Akali Guru Nanak, the re-establisher
of the ancient Sanatan Sikh faith was born in 1469 in the North-West
region of India the Punjab. From the beginning he was spiritually
inclined. As a young child he would spend hours meditating on Nirankar
God and seeking out Hindu, Muslim, etc. holy men and discoursing
on the profound.
Akali Guru Nanak Dev Ji Maharaj
The great Guru as a yound man discussing spiritual matters
with Hindu Sadhus (holy men). The Guru is seen here wearing a 'Seli
(a loosely woven hat often worn amongst holy men of India). Modern
paintings depict the
Guru as wearing a turban, however the turban was only formally introduced
by the sixth Sanatan Sikh Guru
At the age of thirty or so he had his spiritual calling.
He vanished from the face of the earth say the traditional Sikh
biographies, the 'Janam Sakhis', for three days.
He had been summoned to the true, formless, eternal
abode of Nirankar God, ‘Sach Khand’.
There, Va-eh Guru gave him his mission of spreading
the universal Sanatan Sikh teachings and reviving the Sanatan Sikh
teachings amongst all men and faiths. Akali Guru Nanak was to be
the bridge that linked all mankind so they could travel in peace
and harmony upon one common universal spiritual path.
On reappearing back on the Earth the first words Guru
Nanak uttered were:
‘There are no Muslims there are no Hindus'
This phrase meaning 'all were children of
Nirankar God'. From that day with his Muslim musician companion
Mardana, and Hindu companion Bala, Akali Guru Nanak traveled all
over the Hindu and Muslim world far as Mecca. Wherever he went he
would sit down with his companions and sing the divine God inspired
hymns, which are to be found today in the Adi Guru Durbar.
Akali Guru Nanak Devji Maharaj
A painting done in the persian style showing the great Guru
with the Musim Bhai Mardana (left) with the Rabab, and Bhai Bala
Listening to these compositions, those with Karma
(merit of past deeds) would seek him out. Then if they desired to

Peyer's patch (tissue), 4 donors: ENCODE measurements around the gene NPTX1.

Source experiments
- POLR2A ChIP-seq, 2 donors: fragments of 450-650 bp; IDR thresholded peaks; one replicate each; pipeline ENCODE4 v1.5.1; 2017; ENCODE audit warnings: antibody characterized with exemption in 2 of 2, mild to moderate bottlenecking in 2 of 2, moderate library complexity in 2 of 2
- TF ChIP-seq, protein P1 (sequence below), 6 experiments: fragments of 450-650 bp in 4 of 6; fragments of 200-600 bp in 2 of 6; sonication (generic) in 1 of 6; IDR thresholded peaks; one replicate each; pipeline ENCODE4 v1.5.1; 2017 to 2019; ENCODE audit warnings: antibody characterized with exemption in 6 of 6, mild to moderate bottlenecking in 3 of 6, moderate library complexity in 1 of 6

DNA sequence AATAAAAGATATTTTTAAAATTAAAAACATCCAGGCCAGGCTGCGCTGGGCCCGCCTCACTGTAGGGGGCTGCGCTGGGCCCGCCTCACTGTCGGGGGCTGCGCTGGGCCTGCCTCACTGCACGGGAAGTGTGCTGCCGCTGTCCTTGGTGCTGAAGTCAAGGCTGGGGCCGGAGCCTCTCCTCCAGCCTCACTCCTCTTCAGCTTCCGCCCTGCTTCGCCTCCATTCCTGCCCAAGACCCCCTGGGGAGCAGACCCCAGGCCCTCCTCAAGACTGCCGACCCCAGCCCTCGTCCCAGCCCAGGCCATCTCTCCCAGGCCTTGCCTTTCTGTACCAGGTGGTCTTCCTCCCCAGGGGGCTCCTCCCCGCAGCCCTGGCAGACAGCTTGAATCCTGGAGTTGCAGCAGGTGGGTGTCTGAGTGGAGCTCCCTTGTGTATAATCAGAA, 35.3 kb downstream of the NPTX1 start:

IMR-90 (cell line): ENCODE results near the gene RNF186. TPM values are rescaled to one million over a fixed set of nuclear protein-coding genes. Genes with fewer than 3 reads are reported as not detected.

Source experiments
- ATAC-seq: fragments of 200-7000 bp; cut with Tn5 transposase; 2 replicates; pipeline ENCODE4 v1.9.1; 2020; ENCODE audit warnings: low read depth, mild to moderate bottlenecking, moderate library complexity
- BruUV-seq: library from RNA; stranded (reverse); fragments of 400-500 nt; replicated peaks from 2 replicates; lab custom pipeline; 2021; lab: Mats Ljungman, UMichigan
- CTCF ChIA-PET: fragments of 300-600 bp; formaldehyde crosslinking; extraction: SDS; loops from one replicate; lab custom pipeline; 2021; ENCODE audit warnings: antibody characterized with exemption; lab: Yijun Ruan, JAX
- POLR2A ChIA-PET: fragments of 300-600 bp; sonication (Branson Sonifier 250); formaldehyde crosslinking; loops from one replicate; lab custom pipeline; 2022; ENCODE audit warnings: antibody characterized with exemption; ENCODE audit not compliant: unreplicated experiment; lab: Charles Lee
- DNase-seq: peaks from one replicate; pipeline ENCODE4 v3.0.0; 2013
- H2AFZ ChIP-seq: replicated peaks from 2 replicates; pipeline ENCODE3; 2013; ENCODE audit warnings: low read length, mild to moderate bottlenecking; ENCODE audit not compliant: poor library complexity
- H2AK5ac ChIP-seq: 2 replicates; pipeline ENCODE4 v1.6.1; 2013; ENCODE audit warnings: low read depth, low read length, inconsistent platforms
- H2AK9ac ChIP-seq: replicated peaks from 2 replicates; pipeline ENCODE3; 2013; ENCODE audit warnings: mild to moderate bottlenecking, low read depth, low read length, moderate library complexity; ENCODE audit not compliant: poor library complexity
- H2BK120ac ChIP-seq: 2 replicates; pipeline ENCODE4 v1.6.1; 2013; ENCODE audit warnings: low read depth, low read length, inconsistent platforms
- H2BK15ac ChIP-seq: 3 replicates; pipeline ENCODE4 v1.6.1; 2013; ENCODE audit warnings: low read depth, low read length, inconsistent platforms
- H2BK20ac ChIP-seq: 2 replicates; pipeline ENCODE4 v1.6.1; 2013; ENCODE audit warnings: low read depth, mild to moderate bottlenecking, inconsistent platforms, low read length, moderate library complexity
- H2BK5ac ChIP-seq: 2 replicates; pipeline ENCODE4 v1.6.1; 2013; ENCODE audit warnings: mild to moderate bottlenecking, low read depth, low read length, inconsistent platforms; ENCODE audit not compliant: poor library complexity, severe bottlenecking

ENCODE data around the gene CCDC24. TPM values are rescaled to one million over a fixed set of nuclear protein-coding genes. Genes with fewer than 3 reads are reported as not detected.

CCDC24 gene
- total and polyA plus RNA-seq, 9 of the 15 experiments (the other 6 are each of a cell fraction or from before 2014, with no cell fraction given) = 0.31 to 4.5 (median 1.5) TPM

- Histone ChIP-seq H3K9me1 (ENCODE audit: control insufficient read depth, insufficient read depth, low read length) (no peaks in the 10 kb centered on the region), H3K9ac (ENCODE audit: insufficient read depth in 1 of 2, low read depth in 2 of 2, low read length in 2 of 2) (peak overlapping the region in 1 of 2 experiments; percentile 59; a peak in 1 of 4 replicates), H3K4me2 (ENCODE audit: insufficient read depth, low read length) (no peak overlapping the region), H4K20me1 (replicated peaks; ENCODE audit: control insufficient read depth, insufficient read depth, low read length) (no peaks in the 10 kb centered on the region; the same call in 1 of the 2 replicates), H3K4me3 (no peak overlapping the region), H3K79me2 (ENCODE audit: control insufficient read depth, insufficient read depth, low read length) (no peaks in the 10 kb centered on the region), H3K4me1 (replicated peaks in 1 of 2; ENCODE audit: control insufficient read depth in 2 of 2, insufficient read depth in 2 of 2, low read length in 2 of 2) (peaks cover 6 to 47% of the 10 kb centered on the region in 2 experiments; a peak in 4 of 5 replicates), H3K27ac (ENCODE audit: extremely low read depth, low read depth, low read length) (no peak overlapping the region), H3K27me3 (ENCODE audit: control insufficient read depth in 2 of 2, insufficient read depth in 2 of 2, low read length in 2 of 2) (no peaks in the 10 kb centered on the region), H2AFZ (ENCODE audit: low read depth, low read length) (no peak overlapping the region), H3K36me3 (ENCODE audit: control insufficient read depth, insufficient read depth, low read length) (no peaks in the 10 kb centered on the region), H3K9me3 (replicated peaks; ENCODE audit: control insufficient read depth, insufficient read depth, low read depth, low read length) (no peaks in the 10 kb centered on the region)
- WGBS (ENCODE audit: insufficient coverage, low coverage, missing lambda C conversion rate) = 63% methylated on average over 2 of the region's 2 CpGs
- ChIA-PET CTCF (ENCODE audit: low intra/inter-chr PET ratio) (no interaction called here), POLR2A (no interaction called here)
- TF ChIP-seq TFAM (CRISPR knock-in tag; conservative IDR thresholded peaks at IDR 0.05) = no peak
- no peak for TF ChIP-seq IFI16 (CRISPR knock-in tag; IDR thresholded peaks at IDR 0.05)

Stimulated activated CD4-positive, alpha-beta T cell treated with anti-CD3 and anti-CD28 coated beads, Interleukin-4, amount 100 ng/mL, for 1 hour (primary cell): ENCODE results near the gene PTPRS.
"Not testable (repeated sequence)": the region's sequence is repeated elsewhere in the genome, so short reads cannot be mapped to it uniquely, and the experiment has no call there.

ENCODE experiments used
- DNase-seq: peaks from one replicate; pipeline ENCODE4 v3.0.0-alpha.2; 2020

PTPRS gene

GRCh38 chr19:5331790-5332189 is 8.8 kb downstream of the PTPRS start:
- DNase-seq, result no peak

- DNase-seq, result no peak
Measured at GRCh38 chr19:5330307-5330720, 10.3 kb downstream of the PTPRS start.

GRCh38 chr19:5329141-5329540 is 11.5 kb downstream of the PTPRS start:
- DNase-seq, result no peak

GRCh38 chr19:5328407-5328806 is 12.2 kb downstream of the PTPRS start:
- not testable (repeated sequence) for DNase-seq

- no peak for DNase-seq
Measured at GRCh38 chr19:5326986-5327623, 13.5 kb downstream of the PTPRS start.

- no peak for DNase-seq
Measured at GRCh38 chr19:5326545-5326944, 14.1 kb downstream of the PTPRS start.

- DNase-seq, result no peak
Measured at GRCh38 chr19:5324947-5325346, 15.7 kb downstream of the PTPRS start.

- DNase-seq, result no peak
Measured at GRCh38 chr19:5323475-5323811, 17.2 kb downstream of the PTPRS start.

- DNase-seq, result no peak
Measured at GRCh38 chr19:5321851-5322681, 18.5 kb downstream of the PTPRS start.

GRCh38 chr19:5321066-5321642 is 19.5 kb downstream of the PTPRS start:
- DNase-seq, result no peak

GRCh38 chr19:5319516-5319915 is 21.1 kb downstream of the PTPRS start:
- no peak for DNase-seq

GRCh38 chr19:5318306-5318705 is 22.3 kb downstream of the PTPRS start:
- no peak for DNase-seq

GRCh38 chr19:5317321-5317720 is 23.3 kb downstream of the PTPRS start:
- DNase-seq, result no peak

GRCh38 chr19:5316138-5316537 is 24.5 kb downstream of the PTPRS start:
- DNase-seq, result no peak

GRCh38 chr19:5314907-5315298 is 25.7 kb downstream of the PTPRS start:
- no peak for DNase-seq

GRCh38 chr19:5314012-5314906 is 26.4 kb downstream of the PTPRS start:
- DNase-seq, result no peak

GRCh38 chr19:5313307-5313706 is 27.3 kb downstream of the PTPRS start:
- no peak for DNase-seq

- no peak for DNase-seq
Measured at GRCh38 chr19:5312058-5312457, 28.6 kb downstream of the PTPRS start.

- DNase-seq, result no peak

know more they could discourse with the Guru or join in with the
singing. The hymns spoke out against religious hypocrisy, bigotry
and fundamentalism and exhorted all the men to appreciate the true
inner essence of their respective faiths - let Muslims be true Muslims,
Hindus be true Hindus etc.
The hymns spoke of universal brotherhood of
man and love of truth and Nirankar God. Many people, who,
because of their great Karma appreciated what Akali Guru Nanak represented
and is said, became his 'Sikhs' (disciples). It was this way Akali
Guru Nanak endeavored to re-establish the ancient faith of Sanatan
Akali Guru Nanak, like all true men of God, stood
for the universal respect and love
of mankind, so mankind could, living in peace and harmony, progress
spiritually and materially. His son, Baba Sri Chand Ji Maharaj set
up the Udasi order which represents the missionary
aspect within Sanatan Sikhism.
Baba Sri Chand Ji Maharaj
Son of the great Akali Guru Nanak Dev Ji, and founder of
the Udasi order of Sanatan Sikhism. Baba Sri Chand Ji Maharaj
is considered as being the reincarnation of the great warrior Shiva
How successful the Guru was can be ascertained from
the fact that the Muslims considered him a Pir
(Muslim holy man) and the Hindus considered him as a Guru
(Hindu holy man). So at Akali Guru Nanak’s death a dispute
arose between Hindu Sikhs and Muslim Sikhs, each wanting to do his
final rites according to their respected religions.
As the corpse of Guru Nanak lay covered under a shroud,
the two disputing parties argued near to the point of violence.
Then, it is said someone observed that the body under the shroud
had miraculously vanished. In its place were but sweet scented flowers.
Once more reminding all, that all the faiths of the world are but
beautiful flowers. Sanatan Sikhism is their true sweet fragrance.
The Muslim Sikhs collected half the flowers and Hindu
Sikhs the other half, and the shroud was torn in half. Each group,
taking their half of shroud and flowers, performed their respected
religions death rites. Hence ended the life of Guru Nanak in 1539.
Even the transliteration of name ‘Nanak’ echoed his
God mission in life.
Sanatan Sikhs also employ another analogy to describe
They consider that from the great religions and philosophies
of the world, Sanatan Sikhism is the spiritual 'Gadi Rah'
(high road), upon which all may travel in whatever religious and/or
'Nanak' transliterates into, ‘That which is
not many’, meaning 'the One' (see section on 'Nanak').
It was with the definition of Nirankar One that Akali Guru Nanak
stared his scripture. This definition today is accepted as the fundamental
creed of Sikhism. This short terse creed translates as:
‘One [Nirankar], that is creator, preserver
The doer of all things, all pervasive.
Without fear, without enmity.
Of immortal form. Unborn.
Self sustaining, known through Guru’s grace.
That which is true from before beginnings of time, true when
time began, is true now and will be. Oh Nanak true in the future.’
(‘Adi Guru Durbar, Japji Sahib, Pa.1)
'Sarab Kala Barpoor'
Knower of all forms of knowledge. The great Sikh Guru inspired
men of all faiths to persue the path of Dharam regardless of caste,
creed, or colour
To this day, the great legacy of Guru Nanak is such
that in addition to Sikhs, many Muslims in Pakistan and Hindus in
India revere him as a Muslim Faquir and Hindu Guru respectively.